San Diego Trademark Attorney® Blog

November 2012 Archives

132 Websites Seized for Selling Counterfeit Goods During Cyber Monday Crackdown

November 27, 2012,

domain-name-http- www.jpgSan Diego - Government officials seized 132 websites yesterday in the third annual Cyber Monday crackdown.

The Immigration and Customs Enforcement (ICE) section of the U.S. Department of Homeland Security began Operation in Our Sites in June of 2010 to target websites that attempt to sell counterfeit and pirated goods to unaware consumers.

"The sale of counterfeit U.S. brands on the Internet steals the creative work of others, costs our economy jobs and revenue and can threaten the health and safety of American consumers," said ICE Director John Morton. "We are dedicated to protecting the jobs, the income and the tax revenue that disappear when counterfeit goods are trafficked."

The seizures include sites that sell clothing, jewelry, sporting goods, luxury goods such as designer shoes handbags and sunglasses and pirated goods, including DVDs, music and software.

Operation in Our Sites operates year round, but it has made Cyber Monday, the biggest online shopping day of the year, the largest seizure day of the year. ICE was joined in the crackdown this year by Europol and European law enforcement agencies in Belgium, Denmark, France, Romania and the United Kingdom.

The seizures are made after the government receives verification from owners of trademarks and copyrights that a specific website is selling goods that infringe upon their rights.

Once the government has shut down the infringing site, consumers attempting to visit the site will only see a banner notifying the consumer of the seizure. The banner also provides information on the infringement for the consumer.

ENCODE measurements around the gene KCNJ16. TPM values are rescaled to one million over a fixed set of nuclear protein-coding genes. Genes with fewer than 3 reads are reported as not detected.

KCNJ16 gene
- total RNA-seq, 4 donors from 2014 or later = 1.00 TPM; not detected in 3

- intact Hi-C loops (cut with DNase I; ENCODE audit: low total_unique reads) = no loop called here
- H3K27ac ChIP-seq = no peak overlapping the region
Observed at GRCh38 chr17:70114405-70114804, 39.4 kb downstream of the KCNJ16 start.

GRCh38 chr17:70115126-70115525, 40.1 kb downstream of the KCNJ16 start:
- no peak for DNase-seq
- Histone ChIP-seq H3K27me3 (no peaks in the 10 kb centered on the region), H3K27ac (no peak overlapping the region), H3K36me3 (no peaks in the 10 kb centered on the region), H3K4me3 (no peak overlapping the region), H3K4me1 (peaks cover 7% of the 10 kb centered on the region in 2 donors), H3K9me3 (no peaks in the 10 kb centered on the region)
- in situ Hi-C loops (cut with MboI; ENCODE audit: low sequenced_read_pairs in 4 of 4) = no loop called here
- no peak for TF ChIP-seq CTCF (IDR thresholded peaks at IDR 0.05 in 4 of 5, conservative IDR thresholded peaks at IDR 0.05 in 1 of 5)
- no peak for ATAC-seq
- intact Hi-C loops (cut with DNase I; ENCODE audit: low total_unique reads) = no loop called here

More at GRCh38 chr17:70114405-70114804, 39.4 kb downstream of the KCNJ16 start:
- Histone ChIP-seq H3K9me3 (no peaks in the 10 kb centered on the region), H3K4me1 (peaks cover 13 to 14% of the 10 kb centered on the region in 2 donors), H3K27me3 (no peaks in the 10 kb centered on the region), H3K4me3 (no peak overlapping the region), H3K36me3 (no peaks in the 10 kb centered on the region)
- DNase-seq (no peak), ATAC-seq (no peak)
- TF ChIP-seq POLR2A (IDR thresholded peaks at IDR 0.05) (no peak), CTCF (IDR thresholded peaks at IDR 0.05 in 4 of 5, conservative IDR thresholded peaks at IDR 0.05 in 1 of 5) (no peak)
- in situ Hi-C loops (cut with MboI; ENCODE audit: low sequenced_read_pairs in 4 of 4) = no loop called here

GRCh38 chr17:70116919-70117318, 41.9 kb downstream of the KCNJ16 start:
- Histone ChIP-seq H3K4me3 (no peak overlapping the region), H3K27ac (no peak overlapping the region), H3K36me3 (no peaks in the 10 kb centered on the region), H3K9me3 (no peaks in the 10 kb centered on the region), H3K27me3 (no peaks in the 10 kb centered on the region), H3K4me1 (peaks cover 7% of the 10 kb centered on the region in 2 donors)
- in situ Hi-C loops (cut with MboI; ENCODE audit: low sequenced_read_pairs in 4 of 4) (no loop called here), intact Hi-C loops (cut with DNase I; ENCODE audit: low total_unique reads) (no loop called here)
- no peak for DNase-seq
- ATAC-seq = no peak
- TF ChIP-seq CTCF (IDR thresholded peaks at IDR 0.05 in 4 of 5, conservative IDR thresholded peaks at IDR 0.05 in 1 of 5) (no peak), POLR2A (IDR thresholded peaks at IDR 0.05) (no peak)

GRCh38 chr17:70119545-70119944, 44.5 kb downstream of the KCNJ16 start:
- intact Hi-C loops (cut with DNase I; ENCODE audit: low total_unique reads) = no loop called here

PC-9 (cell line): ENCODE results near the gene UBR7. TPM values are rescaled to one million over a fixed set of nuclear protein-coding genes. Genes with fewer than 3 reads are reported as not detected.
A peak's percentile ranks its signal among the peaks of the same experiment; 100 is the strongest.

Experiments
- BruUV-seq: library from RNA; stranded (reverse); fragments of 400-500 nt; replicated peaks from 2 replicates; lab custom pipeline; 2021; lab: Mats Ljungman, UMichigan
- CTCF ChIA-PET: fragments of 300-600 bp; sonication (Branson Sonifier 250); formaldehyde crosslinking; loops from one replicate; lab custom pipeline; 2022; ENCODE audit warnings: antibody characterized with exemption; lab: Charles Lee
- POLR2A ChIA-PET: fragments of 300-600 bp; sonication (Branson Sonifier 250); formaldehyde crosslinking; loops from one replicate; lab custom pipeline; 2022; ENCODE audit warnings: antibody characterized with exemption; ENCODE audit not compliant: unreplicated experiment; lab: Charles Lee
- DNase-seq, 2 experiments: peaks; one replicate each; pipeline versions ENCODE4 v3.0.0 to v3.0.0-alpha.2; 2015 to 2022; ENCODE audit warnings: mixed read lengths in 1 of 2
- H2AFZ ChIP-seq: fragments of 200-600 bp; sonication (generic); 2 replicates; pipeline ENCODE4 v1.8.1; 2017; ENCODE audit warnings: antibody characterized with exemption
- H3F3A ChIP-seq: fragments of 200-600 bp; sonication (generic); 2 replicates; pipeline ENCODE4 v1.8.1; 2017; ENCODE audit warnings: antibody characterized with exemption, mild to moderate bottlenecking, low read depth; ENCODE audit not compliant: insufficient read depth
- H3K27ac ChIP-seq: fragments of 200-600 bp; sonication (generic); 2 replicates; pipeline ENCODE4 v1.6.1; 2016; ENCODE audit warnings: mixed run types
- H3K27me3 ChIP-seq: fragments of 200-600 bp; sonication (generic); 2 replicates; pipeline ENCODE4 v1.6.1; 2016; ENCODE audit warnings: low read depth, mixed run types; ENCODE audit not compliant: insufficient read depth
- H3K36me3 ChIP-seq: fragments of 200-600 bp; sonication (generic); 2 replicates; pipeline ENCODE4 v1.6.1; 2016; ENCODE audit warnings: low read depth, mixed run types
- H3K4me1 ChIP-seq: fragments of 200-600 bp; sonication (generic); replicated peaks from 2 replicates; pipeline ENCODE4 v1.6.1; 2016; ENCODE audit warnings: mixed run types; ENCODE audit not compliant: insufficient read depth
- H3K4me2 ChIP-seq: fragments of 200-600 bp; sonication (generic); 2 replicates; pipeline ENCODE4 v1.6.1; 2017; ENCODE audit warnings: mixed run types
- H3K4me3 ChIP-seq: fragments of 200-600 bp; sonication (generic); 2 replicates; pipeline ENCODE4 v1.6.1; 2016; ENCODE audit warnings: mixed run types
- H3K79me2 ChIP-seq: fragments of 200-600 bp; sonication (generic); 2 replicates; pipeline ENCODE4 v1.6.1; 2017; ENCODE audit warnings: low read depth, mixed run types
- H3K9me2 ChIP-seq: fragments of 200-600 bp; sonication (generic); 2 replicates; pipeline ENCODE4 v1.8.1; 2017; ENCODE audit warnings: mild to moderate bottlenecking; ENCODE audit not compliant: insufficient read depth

Among this year's seizures was a San Diego based company, Staxxs on Deck. On its website at www.23isking.com the company sells counterfeit Nike footwear. According to the affidavit, the website had made $1.5 million in fake goods.

This years crackdown resulted in one arrest and more than $175,000 in PayPal account seizures. Despite this, the government has a hard time prosecuting the operators of most infringing sites since they are generally located overseas, mainly in China.

When the website is seized, owners can file a petition for a return of their domain name. If the owners choose not to file the petition or it is unsuccessful, the domain name is forfeited to the government.

"Tebowing" Moves One Step Closer To Registered Trademark Status With USPTO

November 5, 2012,

football.jpgSan Diego - Tim Tebow's "Tebowing" slogan is now one-step closer to trademark registration. "Tebowing" became a widespread phenomenon when the second year player now with the New York Jets was photographed bowing in prayer in the end zone. His pose, head bowed, down on one knee, with a clenched fist against his forehead quickly became a sports fan favorite.

Not long after the pose became popular, Jared Kleinstein, a Denver-born Broncos fan, started a website, www.tebowing.com, and began using Tebow as a verb. At that time, Tebow approved of the growing phenomenon, even going as far as to say he loved the hype over "Tebowing" on his twitter account. Later that year, Kleinstein filed an application to trademark the slogan "Tebowing" and began to sell items of clothing with the phrase on it.

However, as the Kleinstein application moved forward, XV Enterprises, a marketing and consulting firm owned by Tim Tebow, protested the application. Through his trademark attorney, Tebow argued that consumers would incorrectly think the Kleinstein goods were connected to Tebow or his charity the Tim Tebow Foundation. XV Enterprises hopes to register the trademark on Tebow's behalf for use on such items as clothing, pencil sharpeners, and holiday ornaments.

Because of XV Enterprises' opposition, the trademark office issued a refusal of registration to Kleinstein in February saying the material "includes matter which falsely suggests a connection with Tim Tebow. Accordingly, registration is refused under Trademark Act Section 2(a)." U.S. Patent and Trademark Office records show that there have been a number of applications for Tebow related trademarks in the last year. Most of the applications have already been rejected. After Kleinstein's recent application for "Tebowing" was rejected, Tebow's company immediately filed an application to claim the trademark.

In early October, the trademark "Tebowing" was published for opposition. As such, the trademark will be published and anyone who wants to oppose the registration has 30 days to provide adequate reasoning why the registration should not move forward. If no one opposes the registration, or the opposition is ruled to be unsubstantiated, then Tim Tebow's company will officially own the trademark for "Tebowing".